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Where the tipping point missed the point

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Damon Centola’s work unpacked assumptions in networks that related to how ideas/behavior spread through networks via “strong vs. weak” ties.  For many years, and argued well in Gladwell’s Tipping Point, the belief was that all ideas spread like viruses through networks. Daemon’s work points out that what is important is the distinction between simple contagions (ideas/actions that requires a single contact) vs complex contagions (ideas/actions that require multiple contacts and social reinforcement).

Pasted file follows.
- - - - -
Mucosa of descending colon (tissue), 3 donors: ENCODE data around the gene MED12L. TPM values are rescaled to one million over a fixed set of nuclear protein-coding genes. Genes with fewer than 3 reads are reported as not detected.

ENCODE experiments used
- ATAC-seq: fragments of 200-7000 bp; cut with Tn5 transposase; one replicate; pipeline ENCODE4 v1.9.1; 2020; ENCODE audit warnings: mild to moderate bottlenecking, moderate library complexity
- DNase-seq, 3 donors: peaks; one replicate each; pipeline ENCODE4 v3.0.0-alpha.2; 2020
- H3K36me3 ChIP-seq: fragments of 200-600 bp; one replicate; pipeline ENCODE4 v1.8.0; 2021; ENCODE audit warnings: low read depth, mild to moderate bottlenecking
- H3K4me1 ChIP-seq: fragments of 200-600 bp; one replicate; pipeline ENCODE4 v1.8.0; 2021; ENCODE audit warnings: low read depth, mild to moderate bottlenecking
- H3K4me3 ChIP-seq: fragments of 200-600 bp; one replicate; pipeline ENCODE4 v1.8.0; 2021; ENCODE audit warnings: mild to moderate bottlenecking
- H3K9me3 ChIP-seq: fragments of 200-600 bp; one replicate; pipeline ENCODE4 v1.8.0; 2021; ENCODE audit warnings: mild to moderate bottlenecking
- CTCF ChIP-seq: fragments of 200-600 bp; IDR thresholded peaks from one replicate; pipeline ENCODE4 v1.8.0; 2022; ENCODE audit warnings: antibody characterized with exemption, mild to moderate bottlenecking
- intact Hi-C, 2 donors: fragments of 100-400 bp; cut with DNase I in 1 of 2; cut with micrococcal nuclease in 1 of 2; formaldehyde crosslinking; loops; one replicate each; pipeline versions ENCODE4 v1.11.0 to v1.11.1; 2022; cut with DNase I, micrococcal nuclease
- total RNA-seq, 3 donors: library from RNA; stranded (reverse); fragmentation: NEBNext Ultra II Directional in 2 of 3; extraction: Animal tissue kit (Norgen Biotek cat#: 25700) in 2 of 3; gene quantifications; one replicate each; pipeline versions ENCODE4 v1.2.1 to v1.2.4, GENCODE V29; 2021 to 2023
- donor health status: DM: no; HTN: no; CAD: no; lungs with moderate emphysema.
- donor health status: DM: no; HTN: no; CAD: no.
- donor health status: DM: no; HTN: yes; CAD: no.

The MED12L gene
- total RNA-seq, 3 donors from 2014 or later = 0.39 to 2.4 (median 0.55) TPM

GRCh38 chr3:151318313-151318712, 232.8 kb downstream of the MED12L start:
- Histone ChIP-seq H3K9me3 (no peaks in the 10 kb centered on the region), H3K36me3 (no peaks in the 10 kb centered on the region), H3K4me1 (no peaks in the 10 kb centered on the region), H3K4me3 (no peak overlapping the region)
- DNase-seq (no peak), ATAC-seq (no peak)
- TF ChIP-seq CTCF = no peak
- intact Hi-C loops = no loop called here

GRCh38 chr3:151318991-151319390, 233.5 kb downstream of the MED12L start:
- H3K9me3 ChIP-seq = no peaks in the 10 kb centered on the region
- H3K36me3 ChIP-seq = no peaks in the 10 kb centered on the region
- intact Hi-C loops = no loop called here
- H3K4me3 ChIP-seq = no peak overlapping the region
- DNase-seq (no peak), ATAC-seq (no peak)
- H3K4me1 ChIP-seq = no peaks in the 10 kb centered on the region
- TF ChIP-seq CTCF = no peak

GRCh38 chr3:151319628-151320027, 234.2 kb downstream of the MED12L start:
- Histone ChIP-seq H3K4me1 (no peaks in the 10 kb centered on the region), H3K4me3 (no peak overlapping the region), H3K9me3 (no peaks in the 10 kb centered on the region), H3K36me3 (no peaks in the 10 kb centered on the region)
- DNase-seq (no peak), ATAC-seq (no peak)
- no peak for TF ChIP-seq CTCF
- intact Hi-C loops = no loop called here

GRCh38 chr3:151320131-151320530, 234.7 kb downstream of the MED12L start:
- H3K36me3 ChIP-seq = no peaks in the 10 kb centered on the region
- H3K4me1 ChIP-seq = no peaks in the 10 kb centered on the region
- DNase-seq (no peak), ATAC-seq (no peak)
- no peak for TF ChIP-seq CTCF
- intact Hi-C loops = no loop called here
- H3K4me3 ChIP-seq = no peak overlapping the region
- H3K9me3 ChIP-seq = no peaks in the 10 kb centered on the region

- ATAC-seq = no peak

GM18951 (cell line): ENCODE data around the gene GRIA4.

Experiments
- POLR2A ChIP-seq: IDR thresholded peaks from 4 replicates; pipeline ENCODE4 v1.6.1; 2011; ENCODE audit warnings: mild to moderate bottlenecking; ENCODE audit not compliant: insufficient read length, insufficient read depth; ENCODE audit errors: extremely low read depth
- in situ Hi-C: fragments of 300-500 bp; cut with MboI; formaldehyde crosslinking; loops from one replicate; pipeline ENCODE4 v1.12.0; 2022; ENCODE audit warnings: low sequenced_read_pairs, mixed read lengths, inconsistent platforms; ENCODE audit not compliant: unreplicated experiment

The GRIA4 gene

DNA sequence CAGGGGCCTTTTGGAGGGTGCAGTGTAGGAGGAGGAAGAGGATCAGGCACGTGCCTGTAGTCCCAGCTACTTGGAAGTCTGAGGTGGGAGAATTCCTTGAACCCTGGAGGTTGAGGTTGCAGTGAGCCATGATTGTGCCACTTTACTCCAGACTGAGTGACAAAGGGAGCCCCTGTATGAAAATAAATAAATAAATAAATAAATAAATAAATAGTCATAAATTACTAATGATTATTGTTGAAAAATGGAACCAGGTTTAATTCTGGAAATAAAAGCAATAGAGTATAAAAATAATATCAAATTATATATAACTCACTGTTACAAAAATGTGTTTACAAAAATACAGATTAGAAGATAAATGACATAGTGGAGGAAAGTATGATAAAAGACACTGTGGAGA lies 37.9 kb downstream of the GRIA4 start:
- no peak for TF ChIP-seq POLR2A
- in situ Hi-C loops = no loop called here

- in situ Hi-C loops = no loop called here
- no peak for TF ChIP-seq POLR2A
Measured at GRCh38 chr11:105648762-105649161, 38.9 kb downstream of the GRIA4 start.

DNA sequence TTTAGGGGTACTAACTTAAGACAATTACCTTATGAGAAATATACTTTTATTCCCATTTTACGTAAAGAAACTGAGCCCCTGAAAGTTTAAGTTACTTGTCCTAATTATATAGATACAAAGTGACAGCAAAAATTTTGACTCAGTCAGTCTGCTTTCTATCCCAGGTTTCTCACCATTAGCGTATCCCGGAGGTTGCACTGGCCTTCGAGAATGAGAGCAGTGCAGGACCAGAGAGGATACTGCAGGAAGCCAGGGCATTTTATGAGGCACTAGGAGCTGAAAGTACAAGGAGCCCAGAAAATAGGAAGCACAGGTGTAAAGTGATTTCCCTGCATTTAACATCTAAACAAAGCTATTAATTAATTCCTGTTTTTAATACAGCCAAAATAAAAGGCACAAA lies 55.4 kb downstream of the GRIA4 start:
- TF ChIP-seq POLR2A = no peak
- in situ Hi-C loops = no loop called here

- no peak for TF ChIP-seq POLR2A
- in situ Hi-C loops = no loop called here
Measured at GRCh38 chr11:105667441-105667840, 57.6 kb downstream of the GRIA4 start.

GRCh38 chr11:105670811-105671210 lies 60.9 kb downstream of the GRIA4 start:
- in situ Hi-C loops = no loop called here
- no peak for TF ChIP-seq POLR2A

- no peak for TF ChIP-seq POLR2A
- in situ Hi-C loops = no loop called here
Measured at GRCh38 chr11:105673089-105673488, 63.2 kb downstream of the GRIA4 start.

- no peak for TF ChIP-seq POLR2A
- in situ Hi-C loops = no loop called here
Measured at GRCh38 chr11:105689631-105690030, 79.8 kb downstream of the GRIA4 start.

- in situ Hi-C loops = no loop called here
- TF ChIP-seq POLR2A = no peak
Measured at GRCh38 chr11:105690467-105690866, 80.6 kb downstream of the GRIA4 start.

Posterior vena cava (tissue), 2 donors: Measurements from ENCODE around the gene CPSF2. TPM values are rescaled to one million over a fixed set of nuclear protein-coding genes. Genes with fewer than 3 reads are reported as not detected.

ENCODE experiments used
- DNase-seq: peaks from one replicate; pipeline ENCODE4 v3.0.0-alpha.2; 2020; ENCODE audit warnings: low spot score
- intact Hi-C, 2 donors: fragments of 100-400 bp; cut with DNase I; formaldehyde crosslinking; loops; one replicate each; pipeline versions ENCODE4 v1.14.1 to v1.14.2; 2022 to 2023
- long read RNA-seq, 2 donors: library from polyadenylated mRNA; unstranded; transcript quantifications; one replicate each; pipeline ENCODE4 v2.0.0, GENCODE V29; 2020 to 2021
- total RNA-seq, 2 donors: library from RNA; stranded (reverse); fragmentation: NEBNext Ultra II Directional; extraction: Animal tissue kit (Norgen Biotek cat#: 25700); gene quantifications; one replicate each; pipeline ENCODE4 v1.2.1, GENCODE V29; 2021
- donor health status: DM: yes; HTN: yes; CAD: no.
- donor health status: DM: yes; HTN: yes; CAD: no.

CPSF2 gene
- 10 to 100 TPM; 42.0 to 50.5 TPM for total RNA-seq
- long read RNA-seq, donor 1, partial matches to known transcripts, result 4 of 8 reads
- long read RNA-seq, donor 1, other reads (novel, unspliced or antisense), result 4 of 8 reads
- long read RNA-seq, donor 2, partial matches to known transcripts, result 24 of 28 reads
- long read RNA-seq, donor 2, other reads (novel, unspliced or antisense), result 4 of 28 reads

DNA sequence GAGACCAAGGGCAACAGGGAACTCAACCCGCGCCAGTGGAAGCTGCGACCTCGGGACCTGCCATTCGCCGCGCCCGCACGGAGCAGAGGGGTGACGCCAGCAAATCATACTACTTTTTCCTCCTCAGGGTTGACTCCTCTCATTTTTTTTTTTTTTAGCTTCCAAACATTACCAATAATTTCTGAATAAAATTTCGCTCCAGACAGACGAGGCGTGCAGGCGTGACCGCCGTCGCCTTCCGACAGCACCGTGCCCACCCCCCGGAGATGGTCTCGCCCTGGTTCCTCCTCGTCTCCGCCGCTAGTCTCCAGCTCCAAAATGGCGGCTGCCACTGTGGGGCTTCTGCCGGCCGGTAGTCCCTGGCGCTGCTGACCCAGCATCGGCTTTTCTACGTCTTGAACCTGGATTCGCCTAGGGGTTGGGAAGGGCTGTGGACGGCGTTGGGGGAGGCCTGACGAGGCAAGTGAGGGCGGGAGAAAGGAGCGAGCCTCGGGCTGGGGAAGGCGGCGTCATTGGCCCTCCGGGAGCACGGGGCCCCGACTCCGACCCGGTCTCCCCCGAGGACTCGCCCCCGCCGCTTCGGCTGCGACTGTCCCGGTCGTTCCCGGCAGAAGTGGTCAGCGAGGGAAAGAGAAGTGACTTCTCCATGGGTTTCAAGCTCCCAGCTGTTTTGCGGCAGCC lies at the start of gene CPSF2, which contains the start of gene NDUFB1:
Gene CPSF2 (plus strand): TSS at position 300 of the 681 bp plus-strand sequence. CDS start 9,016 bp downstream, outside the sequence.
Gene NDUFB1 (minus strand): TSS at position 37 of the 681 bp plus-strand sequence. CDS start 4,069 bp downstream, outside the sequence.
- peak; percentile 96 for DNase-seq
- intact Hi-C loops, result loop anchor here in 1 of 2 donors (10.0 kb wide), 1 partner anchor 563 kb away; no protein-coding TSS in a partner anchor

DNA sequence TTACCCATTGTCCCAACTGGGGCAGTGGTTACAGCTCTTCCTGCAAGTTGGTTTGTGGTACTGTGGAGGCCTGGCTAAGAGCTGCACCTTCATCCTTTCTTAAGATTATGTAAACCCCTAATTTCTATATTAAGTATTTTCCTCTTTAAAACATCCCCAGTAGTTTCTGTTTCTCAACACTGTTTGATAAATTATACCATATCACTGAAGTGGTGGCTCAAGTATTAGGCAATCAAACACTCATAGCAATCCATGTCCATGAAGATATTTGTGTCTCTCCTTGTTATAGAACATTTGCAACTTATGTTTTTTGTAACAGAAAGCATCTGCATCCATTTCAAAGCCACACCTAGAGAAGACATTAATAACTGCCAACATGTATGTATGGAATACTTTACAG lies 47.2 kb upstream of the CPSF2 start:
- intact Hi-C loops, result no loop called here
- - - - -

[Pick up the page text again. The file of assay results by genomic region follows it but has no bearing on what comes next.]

Many cultural practices require social reinforcement, particularly when there is uncertainty & risk, run against norms, or interdependence with other technologies. What is important to know is how complex the idea/action is in how it spreads. When looking at how ideas/practices diffuse, weak ties and small worlds may inhibit diffusion of complex idea/practices. To spread them, what is key is creating “clustered” models in which people are socially reinforcing behaviors. In clustered networks, you see more rapid diffusion of complex.   Moreover, clustered networks create more engagement and commitment to the adapted idea/behaviors. I wonder: How might we know what ideas/behaviors will require social reinforcement? Is it more likely that simple and complex contagions happen simultaneously within a social system? Can we pilot ideas/behaviors in a way in which we can learn how difficult adoption is then change our strategies?

Harvard Graduate School of Education